When Ken Clarke was Chancellor, civil servants (and the Prime Minister) used to complain you could never get hold of him at the weekends, and that he would often spend much of Monday travelling back from his constituency without a mobile phone. However irritating this was for some, it all helped build up the image of Ken as a nice, affable, real person amid the boring grey suits, with his hush puppies, his smokes, his love for jazz , football and bird-watching all adding favouraly to the human mix.
I’m all in favour of politicians having a hinterland, and Ken has more than most. But I think there is a problem with the basic workrate of the shadow front bench, from David Cameron down, and I have a hunch that this, rather than a big ideological divide, is what lies behind Ken’s weekend comments on inheritance tax.
It provoked a few small headlines (compared with the raging infernoes we had to deal with in Opposition whenever a frontbencher said something a little out of line on tax) about the Tories being in turmoil over tax. Ken said what he said on TV, out went a clarifying statement from Central Office, followed by a sort of clarifying statement from Ken.
But my hunch is that rather than revealing a big split, he was making it up as he went along. The key quotes which caused the mini-flurry start with the words ‘I don’t think we are going round any longer saying this [planned inheritance tax cuts] is something we are going to do the moment we take power.’ Note the words ‘I don’t think’. Not a good start. ‘Going round …’ … getting vaguer and vaguer.
It is hard to imagine Ken did not think the question might come up. So why did he not have a clearer answer? Answer, possibly, because he is still not quite sure what they are meant to be saying. Any why is that? Because the shadow cabinet under Dave is not pinning down detail of policy. When they go on the TV, they expect to be able to get away with a couple of clips playing into whatever anti-Labour story is running at the time. They are not boring down into the inconsinstencies and inadequacies of their own policy positions.
In a day or two, this little flurry will be forgotten. But in an election campaign, what happened yesterday could have been of serious significance. Ken’s appeal to the public is exactly what could make him a liability for Cameron. But it is Cameron, in the end, who has to face up to these difficult policy decisions and get them fixed so they are clear. If his own shadow cabinet doesn’t know what his plans are if he becomes PM, then what chance do the public have?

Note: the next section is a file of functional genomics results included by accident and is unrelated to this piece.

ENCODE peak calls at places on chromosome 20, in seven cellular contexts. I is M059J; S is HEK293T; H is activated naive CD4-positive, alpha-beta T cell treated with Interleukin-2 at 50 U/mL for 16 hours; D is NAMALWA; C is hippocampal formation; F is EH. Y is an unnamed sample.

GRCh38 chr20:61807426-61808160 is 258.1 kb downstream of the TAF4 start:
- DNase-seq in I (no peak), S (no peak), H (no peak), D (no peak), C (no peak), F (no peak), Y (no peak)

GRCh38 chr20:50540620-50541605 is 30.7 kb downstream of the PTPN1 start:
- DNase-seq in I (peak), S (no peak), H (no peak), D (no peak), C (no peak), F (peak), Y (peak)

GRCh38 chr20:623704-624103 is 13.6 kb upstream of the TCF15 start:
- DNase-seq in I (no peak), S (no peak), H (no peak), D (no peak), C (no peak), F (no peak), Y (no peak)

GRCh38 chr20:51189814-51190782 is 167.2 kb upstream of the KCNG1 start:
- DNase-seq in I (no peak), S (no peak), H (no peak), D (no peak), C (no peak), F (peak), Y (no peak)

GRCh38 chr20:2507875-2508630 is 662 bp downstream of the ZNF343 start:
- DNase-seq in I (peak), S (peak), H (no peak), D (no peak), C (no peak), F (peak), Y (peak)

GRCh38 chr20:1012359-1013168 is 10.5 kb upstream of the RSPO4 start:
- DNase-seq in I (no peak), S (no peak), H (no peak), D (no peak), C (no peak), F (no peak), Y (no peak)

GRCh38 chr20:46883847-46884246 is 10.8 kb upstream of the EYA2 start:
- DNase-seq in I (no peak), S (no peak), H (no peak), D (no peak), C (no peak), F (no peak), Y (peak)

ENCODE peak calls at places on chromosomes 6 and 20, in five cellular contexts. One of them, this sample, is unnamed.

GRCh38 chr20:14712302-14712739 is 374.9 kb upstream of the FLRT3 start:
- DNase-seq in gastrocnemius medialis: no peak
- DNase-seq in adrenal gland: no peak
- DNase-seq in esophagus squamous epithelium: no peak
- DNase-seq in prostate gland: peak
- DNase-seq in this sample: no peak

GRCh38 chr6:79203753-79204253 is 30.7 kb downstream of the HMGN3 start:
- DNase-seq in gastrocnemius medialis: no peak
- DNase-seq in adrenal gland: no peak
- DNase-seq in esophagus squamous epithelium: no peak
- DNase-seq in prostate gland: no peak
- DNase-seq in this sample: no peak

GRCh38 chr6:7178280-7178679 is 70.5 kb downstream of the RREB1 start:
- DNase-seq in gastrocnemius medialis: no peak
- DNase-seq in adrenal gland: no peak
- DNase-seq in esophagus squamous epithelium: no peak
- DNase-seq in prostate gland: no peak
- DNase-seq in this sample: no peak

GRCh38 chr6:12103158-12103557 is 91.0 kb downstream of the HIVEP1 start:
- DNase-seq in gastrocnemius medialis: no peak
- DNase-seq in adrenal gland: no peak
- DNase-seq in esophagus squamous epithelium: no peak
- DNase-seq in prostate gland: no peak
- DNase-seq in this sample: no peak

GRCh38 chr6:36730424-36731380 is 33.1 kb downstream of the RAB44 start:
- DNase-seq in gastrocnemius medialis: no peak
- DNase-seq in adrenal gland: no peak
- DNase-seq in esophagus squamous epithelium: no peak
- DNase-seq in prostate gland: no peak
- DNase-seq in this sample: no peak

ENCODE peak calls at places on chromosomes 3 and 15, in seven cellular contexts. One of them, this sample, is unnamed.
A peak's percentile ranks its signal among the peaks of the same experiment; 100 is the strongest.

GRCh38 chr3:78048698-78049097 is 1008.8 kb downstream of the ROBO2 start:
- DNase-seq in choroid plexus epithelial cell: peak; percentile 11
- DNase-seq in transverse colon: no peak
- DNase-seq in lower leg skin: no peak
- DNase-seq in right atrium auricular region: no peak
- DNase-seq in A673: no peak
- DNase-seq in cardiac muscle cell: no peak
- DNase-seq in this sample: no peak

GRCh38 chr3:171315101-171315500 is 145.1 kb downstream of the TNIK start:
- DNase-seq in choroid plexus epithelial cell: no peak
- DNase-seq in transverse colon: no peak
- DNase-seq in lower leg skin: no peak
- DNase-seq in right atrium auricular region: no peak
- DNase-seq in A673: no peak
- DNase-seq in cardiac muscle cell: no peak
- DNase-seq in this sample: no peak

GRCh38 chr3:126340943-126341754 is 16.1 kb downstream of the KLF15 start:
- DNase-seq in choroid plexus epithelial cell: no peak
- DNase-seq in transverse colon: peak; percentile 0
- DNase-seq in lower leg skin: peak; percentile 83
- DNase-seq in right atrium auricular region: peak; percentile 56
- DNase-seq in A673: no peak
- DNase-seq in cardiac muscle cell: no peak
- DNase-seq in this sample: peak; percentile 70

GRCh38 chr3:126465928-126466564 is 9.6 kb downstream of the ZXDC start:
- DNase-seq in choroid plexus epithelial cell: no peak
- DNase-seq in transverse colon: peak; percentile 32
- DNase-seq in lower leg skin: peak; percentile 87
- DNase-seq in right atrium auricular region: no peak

Talking of little flurries that will be quickly forgotten, apparently Mail on Sunday ‘left-wing’ columnist Suzanne Moore has resigned from the New Statesman in protest at my guest editing of the magazine last week. This came as a shock to the real editor, who was seemingly unaware she had a position to resign from.
I have not read her reasoning, as I do not allow the Mail on Sunday in the house, on the same grounds as I don’t allow the dog to crap on the carpet. But I see from one of the other papers that she felt she had to resign from whatever position it was that she thought she held because this was an important principle, as the Statesman was opposed to the Iraq war.
Do we assume from this that she supports every policy position outlined by the right-wing rag in which she now peddles her wares? All those yummy celeb cellulite pictures, all the MMR coverage that helped bring about measles, all the attacks on state schools and hospitals and the attempts to portray Britain as a basket case third world country in which to take a walk down the High Street is to risk being mugged and raped by black, benefit-cheating, lesbian, disabled asylum seekers – oh how firm must be the principles she is standing up for? Oh how warm will be the glow she gets when Mail Obergruppenfuhrer Paul Dacre pats that lovely head of hair and says how brave she is to take such a principled stand.